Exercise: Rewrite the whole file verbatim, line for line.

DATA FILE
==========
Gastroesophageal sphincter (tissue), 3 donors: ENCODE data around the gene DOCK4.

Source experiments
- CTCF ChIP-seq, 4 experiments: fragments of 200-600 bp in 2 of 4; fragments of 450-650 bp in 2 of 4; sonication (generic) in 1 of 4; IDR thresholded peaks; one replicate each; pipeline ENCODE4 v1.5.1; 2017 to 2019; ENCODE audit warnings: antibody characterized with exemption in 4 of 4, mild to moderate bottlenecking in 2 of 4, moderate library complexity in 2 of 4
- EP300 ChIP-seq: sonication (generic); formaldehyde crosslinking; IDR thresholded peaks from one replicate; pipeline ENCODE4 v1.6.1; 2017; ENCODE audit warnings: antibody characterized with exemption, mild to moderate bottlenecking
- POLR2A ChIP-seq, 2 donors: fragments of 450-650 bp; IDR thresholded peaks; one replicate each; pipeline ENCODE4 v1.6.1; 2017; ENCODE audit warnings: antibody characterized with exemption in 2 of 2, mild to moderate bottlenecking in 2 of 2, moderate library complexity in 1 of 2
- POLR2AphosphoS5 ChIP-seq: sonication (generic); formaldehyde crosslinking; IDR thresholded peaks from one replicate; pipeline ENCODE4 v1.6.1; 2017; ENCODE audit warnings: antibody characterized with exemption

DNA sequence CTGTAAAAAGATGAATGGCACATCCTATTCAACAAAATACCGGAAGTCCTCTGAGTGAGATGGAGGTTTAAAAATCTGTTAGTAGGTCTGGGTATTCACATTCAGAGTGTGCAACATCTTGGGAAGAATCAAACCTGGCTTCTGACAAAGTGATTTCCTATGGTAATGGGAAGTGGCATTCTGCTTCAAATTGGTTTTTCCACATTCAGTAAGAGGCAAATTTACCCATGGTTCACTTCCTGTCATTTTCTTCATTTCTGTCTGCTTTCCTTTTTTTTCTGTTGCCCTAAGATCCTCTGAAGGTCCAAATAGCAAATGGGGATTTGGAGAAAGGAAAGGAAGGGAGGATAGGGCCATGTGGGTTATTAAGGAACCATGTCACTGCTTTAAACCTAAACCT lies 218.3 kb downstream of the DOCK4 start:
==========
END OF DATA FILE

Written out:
Gastroesophageal sphincter (tissue), 3 donors: ENCODE data around the gene DOCK4.

Source experiments
- CTCF ChIP-seq, 4 experiments: fragments of 200-600 bp in 2 of 4; fragments of 450-650 bp in 2 of 4; sonication (generic) in 1 of 4; IDR thresholded peaks; one replicate each; pipeline ENCODE4 v1.5.1; 2017 to 2019; ENCODE audit warnings: antibody characterized with exemption in 4 of 4, mild to moderate bottlenecking in 2 of 4, moderate library complexity in 2 of 4
- EP300 ChIP-seq: sonication (generic); formaldehyde crosslinking; IDR thresholded peaks from one replicate; pipeline ENCODE4 v1.6.1; 2017; ENCODE audit warnings: antibody characterized with exemption, mild to moderate bottlenecking
- POLR2A ChIP-seq, 2 donors: fragments of 450-650 bp; IDR thresholded peaks; one replicate each; pipeline ENCODE4 v1.6.1; 2017; ENCODE audit warnings: antibody characterized with exemption in 2 of 2, mild to moderate bottlenecking in 2 of 2, moderate library complexity in 1 of 2
- POLR2AphosphoS5 ChIP-seq: sonication (generic); formaldehyde crosslinking; IDR thresholded peaks from one replicate; pipeline ENCODE4 v1.6.1; 2017; ENCODE audit warnings: antibody characterized with exemption

DNA sequence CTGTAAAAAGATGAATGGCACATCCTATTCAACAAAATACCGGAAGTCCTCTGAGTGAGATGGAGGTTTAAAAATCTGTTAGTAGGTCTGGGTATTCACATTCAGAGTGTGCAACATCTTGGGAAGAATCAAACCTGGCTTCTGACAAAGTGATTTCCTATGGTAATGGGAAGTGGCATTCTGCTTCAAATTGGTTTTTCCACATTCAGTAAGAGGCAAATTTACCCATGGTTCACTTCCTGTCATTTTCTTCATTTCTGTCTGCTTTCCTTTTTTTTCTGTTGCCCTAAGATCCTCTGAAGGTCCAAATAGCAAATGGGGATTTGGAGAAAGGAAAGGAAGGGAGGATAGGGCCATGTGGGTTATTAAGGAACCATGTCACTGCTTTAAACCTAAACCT lies 218.3 kb downstream of the DOCK4 start: